Gwangju residents vow to sing their own anthem

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Gwangju residents vow to sing their own anthem

The Gwangju city government and residents, as well as the liberal community, declared yesterday that they will go ahead and sing a controversial pro-democracy anthem at today’s ceremony to mark the anniversary of the democratization movement in the southern city, in protest of the central government’s reluctance to endorse the song.

The Ministry of Patriots and Veterans Affairs said Thursday that a choir performance of “The March for Thou,” the song most associated with the May 18 democratic uprising in Gwangju, will take place during today’s ceremony to commemorate the 33rd anniversary of the event.

The ministry, however, said it did not designate the song as the official commemorative anthem.

It is inappropriate for the song to be sung formally at the government event, the ministry claimed, because it was often used in place of the national anthem at events held by labor and progressive groups.

The ministry, however, said it decided to allow a choir to perform the song at the ceremony because of the continuing practice for the citizens of Gwangju to use the music to remember the 10-day uprising from May 18, 1980 and the subsequent bloody crackdown.

The decision was fiercely protested by Gwangju residents and the liberal civic groups. They said they will stand up during the choir performance, holding the national flags in their hands, and sing along.

It, however, remains to be seen if the ministry’s plan to have the choir performance will actually take place. The Gwangju Metropolitan Government said yesterday that it will not allow the city’s choir to attend the ceremony in protest of the ministry’s plan.

The city and 310 civic groups in the region yesterday also jointly issued a statement and criticized the ministry for presenting a compromise. They said the ministry showed its “narrow-minded and crude understanding of history” and disparaged the democratization movement’s spirit.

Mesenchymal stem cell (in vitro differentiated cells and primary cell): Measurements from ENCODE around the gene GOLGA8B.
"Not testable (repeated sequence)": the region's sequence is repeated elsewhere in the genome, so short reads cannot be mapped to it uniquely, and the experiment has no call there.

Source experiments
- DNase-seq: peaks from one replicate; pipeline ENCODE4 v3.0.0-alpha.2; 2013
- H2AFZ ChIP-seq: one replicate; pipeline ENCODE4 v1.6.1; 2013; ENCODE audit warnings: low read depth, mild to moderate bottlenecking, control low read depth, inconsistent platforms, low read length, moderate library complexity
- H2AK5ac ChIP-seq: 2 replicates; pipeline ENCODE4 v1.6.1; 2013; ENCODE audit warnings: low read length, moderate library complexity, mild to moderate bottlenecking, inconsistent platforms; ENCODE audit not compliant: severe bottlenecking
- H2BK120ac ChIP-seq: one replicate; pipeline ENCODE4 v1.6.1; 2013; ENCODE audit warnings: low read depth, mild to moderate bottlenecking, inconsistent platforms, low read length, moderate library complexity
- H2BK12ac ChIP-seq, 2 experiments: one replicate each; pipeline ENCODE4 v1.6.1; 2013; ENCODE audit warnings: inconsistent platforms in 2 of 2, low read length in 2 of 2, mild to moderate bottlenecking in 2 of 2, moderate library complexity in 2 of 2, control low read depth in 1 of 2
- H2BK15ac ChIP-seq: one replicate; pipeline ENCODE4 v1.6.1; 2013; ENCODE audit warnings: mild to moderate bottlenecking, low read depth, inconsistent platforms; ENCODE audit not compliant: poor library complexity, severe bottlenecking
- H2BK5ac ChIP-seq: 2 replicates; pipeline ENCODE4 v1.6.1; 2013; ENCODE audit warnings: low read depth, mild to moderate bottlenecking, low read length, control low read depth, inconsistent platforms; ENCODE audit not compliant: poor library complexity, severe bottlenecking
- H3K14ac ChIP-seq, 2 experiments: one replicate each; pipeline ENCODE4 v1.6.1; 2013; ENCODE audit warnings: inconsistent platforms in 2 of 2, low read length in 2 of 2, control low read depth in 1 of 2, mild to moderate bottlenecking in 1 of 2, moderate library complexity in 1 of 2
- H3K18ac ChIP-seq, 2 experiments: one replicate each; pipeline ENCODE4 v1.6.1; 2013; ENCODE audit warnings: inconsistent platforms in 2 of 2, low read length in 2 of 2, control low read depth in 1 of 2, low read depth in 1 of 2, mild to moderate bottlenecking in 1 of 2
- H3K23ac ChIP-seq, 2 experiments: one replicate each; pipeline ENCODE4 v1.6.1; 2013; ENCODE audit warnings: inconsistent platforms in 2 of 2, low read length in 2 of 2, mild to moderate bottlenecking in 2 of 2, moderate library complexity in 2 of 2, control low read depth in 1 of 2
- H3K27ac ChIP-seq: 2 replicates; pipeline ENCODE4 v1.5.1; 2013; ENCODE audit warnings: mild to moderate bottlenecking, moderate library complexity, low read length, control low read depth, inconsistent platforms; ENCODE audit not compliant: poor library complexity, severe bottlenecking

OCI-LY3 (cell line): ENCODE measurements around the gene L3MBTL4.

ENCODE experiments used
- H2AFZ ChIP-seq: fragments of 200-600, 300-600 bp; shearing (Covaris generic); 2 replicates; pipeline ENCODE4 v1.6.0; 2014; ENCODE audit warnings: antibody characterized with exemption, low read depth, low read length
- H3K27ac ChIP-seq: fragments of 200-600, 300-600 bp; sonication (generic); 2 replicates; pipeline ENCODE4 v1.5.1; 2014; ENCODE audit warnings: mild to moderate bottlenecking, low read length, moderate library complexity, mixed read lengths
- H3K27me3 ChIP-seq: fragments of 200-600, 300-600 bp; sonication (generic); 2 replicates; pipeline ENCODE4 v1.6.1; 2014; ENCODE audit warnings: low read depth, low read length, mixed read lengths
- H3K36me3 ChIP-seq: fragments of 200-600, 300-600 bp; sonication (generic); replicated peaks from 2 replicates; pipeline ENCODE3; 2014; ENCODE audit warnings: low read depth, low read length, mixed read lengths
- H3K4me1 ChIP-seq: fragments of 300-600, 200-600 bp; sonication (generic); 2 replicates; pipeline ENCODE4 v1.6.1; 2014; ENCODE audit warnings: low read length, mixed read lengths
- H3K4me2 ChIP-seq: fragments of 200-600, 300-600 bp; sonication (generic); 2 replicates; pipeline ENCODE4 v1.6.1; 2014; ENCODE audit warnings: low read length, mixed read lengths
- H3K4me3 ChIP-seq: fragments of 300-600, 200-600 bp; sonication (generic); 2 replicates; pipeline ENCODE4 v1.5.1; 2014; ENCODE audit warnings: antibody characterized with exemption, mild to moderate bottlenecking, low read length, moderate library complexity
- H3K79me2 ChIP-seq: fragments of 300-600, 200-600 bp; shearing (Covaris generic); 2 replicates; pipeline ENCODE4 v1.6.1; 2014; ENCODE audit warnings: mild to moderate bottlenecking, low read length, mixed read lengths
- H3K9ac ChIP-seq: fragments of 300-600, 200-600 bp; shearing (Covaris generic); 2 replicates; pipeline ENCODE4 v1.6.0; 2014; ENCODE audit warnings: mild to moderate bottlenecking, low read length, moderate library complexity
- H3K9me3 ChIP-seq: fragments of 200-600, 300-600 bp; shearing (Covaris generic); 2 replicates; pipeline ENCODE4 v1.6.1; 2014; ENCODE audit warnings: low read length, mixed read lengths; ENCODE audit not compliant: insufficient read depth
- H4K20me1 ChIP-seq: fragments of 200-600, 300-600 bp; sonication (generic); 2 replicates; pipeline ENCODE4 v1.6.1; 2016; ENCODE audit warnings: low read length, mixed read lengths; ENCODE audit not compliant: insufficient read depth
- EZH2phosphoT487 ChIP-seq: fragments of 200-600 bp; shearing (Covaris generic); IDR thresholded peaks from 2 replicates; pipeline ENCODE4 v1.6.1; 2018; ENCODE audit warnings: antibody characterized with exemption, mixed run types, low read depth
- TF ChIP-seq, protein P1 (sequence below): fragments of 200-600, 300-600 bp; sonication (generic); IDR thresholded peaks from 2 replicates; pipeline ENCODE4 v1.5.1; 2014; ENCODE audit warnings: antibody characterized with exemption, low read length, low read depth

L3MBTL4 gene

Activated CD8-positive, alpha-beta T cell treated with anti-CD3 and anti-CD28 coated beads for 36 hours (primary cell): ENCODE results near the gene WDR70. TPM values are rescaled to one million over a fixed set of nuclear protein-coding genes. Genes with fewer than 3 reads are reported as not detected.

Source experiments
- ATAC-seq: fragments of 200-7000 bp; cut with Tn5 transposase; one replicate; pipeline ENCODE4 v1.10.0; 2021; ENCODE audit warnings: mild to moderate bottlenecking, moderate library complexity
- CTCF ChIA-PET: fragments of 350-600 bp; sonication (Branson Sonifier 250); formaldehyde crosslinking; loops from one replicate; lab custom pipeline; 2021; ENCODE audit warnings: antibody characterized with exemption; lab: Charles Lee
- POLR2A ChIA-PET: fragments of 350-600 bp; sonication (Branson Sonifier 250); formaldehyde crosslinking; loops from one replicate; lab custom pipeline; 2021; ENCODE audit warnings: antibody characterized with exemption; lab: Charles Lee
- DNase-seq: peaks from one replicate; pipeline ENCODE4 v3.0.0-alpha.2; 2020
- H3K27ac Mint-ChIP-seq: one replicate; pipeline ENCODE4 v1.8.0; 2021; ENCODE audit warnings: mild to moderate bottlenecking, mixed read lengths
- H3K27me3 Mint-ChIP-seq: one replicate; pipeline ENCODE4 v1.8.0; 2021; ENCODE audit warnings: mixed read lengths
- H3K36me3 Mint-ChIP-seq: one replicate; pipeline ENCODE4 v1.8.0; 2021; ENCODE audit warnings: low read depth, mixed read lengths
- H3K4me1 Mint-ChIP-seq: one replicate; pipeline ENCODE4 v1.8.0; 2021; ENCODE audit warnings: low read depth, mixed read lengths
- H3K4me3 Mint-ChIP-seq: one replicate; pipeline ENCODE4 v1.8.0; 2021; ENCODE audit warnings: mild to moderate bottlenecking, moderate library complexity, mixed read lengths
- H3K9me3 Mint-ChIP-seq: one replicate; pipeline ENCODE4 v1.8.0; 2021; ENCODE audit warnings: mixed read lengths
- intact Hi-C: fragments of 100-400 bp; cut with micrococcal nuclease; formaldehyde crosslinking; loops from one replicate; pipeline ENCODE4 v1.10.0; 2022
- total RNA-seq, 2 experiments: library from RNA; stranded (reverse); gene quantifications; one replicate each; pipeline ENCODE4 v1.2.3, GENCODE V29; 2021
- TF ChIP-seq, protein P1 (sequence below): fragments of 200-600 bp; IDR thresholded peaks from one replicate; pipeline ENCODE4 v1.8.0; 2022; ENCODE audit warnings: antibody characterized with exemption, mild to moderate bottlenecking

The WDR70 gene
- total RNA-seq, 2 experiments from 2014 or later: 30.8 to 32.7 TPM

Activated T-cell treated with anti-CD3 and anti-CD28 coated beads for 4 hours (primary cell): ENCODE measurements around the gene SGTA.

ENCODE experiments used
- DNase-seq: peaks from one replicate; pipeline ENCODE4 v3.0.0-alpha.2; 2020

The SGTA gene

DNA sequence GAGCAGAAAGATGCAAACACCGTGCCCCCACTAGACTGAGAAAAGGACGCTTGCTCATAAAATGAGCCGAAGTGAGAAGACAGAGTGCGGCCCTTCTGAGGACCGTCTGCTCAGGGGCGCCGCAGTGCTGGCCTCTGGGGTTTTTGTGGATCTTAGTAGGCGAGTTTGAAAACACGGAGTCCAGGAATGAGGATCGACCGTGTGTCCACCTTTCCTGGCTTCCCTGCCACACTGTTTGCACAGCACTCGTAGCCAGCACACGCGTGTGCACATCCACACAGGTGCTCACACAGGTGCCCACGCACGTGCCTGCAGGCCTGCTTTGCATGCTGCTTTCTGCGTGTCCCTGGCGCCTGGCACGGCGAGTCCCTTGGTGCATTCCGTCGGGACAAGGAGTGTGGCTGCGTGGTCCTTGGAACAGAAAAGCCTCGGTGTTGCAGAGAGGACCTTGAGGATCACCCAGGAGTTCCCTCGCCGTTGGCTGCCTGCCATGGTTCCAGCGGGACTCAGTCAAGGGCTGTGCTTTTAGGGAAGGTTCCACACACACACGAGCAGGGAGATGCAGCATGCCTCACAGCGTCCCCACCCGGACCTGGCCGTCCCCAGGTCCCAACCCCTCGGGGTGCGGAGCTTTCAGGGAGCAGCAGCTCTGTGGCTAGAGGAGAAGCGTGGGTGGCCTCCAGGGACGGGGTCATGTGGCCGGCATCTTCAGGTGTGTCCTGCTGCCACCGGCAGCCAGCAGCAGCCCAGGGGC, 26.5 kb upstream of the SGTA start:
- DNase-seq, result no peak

They also demanded Minister Park Sung-choon resign and the government issue an apology, urging President Park Geun-hye to come to the ceremony today and sing the song along with the participants.

Some civic groups said they will boycott the event today and hold a silent protest in front of the May 18th National Cemetery in Gwangju. They also decided to collect 1 million signatures to demand the resignation of the minister.

Some local politicians also said they will boycott the ceremony to express their anger at the government’s treatment of the anniversary.

The Democratic Party, the largest liberal opposition, said its leaders will attend the anniversary event today.

It also remains to be seen if President Park will attend the anniversary event today or not. Any plan for the president to appear in public is kept embargoed until the event takes place for security reasons. Park paid a visit to the May 18 National Cemetery when she was a presidential candidate.

Her predecessor Lee Myung-bak attended the ceremony in his first year of the presidency, but did not participate the following four years.

Throughout the 10-day Gwangju uprising from May 18-27, 1980, citizens took up arms and formed civilian militias, claiming control of the city. A bloody massacre followed when the Chun Doo Hwan regime sent special troops for a crackdown.

According to official government data, a total of 191 civilians lost their lives during the uprising. But civic groups and family members claim 606 people died.

The uprising was branded by the Chun government as an unlawful revolt instigated by Pyongyang sympathizers and North Korean spies, but liberals say the anti-dictatorship movement that eventually brought democracy to Korea started in Gwangju in 1980.

On the eve of the anniversary, a series of commemorative events, gatherings and cultural performances took place yesterday at various locations around Gwangju.

Families of the victims who died during the uprising and crackdown hosted a memorial event at the May 18 National Cemetery.

Civic groups and Gwangju Mayor Kang Un-tae, South Jeolla Governor Park Joon-yung and politicians presenting the region attended the event.

Ahn Jung-hyeon, head of Gwangju Regional Office of the Ministry of Patriots and Veterans Affairs, also joined.

During the memorial service, the participants, including Ahn, sung “The March for Thou,” aloud.

By Ser Myo-ja []
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